Rally protesters let off the hook
RICHMOND Greens candidate Joe Ebono says he won’t press charges over a violent incident at Tweed Heads on the weekend where he was shoved and his leaflets torn up and thrown in his face at a fishing rally.
However, he also said he would steer clear of the fishing lobby for the remainder of the election campaign.
Mr Ebono was attacked on Saturday at a rally organised by Friends of Fishing and supported by Richmond Liberal candidate Joan van Lieshout to protest against a series of giant offshore marine parks being considered by the Federal Government.
The parks, which were initiated by the Howard Government in 1996 and aim to meet international obligations to protect a representative sample of Australian marine habitats, has been the source of growing anger in the fishing community for months.
That anger has intensified during the election campaign, as the Coalition attacked the Government over its handling of the parks and vowed to allow fishers a ‘seat at the table’ in developing them if it wins government on Saturday.
Mr Ebono said he sympathised with the fishers’ concerns and The Greens wanted to work with industry groups to protect fish stocks.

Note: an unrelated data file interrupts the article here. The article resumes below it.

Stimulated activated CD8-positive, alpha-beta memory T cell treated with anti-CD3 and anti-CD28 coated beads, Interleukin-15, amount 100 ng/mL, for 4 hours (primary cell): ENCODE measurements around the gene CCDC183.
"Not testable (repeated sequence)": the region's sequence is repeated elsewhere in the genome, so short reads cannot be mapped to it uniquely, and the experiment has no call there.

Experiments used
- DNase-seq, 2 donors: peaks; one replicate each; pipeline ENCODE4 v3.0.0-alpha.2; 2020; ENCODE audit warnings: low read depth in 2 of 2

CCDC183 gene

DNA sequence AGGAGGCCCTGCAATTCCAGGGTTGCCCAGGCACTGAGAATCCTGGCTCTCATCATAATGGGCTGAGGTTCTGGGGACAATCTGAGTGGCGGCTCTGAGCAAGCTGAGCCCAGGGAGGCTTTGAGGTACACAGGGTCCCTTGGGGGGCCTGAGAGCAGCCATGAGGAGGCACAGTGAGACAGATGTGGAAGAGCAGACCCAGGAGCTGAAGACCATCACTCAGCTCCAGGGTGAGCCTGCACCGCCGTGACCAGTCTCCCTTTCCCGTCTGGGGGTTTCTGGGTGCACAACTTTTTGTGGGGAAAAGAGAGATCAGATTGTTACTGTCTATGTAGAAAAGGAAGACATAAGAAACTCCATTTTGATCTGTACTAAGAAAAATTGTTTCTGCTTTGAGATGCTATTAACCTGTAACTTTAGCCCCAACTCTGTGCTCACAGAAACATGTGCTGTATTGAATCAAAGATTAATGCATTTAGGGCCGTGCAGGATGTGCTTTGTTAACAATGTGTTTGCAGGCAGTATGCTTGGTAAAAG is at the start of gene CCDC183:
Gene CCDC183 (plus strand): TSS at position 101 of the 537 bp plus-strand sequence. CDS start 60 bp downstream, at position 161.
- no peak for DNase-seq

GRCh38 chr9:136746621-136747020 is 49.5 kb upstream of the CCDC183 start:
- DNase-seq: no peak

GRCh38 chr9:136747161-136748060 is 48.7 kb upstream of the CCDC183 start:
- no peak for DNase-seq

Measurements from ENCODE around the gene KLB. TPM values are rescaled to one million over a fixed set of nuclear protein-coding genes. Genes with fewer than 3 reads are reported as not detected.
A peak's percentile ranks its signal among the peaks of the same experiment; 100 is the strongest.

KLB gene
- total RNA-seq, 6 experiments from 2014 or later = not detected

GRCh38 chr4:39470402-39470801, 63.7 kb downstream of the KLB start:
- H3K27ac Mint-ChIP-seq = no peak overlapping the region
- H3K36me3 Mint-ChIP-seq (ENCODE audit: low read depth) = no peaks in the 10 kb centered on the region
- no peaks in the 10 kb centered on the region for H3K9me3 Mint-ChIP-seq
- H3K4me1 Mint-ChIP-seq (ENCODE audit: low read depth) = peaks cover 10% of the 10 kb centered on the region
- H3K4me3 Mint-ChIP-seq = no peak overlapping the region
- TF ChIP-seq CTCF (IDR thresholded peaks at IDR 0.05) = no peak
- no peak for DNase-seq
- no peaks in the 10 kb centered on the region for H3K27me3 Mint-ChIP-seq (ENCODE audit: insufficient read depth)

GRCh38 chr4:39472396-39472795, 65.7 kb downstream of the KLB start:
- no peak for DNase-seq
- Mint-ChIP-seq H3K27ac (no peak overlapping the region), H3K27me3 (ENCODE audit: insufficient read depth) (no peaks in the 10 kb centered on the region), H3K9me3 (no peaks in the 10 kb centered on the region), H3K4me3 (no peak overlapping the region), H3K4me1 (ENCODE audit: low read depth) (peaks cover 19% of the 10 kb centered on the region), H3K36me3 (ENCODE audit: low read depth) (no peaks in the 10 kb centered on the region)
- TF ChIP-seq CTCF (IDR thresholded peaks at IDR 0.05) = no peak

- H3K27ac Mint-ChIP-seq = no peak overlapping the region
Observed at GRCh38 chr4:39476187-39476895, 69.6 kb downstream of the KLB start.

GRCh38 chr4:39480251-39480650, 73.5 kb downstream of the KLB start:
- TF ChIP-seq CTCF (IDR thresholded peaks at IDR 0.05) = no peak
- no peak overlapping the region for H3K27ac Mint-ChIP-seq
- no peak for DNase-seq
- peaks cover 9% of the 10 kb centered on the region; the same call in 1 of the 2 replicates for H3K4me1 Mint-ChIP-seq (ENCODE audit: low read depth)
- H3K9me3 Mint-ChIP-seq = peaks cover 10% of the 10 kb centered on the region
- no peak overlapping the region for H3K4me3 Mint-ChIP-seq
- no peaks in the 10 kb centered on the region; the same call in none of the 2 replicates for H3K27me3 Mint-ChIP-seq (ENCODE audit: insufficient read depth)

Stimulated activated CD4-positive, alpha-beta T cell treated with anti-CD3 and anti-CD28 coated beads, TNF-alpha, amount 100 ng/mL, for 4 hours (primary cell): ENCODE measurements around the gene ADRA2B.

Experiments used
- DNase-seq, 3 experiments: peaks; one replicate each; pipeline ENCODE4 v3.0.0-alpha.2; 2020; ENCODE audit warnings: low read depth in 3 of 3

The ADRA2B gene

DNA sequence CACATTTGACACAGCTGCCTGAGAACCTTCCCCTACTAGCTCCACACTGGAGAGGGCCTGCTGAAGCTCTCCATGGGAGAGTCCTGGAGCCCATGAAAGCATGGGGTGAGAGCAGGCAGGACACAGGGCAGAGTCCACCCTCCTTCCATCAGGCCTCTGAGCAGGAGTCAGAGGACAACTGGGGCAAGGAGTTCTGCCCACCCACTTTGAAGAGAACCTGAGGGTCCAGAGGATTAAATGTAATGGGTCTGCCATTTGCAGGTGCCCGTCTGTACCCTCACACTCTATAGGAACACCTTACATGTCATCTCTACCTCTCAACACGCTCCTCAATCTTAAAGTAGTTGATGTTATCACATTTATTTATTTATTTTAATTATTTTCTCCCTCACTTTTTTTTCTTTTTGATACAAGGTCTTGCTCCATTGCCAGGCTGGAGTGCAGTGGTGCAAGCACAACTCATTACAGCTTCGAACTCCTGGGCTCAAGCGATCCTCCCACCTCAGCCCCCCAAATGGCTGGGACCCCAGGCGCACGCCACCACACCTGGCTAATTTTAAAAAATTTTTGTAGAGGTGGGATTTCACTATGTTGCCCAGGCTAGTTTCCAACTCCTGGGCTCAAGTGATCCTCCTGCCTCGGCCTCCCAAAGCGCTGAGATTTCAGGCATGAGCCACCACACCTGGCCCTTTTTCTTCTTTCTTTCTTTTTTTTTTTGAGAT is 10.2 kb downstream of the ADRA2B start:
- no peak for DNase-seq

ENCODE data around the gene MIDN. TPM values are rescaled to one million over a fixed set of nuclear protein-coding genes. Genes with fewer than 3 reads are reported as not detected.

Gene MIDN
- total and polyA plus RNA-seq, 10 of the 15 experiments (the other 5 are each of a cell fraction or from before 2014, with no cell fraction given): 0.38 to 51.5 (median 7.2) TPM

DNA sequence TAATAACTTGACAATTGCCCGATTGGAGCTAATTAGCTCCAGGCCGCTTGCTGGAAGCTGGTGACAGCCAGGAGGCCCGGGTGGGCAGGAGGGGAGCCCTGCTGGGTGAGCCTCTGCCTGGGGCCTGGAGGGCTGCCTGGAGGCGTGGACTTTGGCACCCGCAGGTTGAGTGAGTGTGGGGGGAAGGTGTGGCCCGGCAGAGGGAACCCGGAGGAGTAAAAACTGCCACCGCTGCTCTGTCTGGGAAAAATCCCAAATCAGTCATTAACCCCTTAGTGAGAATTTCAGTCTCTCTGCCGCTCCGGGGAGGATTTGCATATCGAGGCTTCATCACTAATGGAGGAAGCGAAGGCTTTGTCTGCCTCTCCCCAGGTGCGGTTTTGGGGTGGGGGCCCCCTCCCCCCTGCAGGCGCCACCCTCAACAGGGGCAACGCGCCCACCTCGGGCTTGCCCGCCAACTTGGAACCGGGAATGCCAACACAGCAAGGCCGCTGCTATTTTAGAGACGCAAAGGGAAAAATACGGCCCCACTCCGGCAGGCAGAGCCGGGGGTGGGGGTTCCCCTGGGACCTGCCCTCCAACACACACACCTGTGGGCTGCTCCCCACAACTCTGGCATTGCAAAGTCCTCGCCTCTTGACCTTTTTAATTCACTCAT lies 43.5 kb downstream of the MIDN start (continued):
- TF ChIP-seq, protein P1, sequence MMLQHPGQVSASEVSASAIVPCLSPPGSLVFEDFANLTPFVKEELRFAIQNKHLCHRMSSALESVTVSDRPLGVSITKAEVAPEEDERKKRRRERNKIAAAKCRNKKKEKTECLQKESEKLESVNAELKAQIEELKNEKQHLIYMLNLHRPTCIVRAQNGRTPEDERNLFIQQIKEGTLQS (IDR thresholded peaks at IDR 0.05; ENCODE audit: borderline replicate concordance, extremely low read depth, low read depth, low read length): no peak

Mr Ebono had gone to the rally to address the crowd, but was told he would not be allowed access to Ms van Lieshout’s truck, which was being used as a stage for speakers addressing the rally.
Mr Ebono said he was told Ms van Lieshout didn’t want him on the truck. Ms van Lieshout said the rally organisers blocked the request because they feared greater violence if he stood up to speak to them.
As an alternative, Mr Ebono said he went through the crowd to hand out leaflets and speak to individuals. But the already angry gathering was being fired up by comments being made by ‘official’ speakers who were attacking The Greens.
Mr Ebono agreed the encounter had been ‘scary’, but he had done his best to avoid inflaming the situation.
He said he believed the hostility towards The Greens was a case of ‘shooting the messenger’ and pressing charges would not help anyone.
Mr Ebono said he was running in the election because he wanted to make the world a better place, which meant working with others – not taking them to court.
Mr Ebono has been running with a campaign strategy he has dubbed ‘grill a Green’, where he encourages groups hostile to, or opposed to The Greens, to meet him and discuss their concerns.
He conceded the strategy had been less successful than he hoped.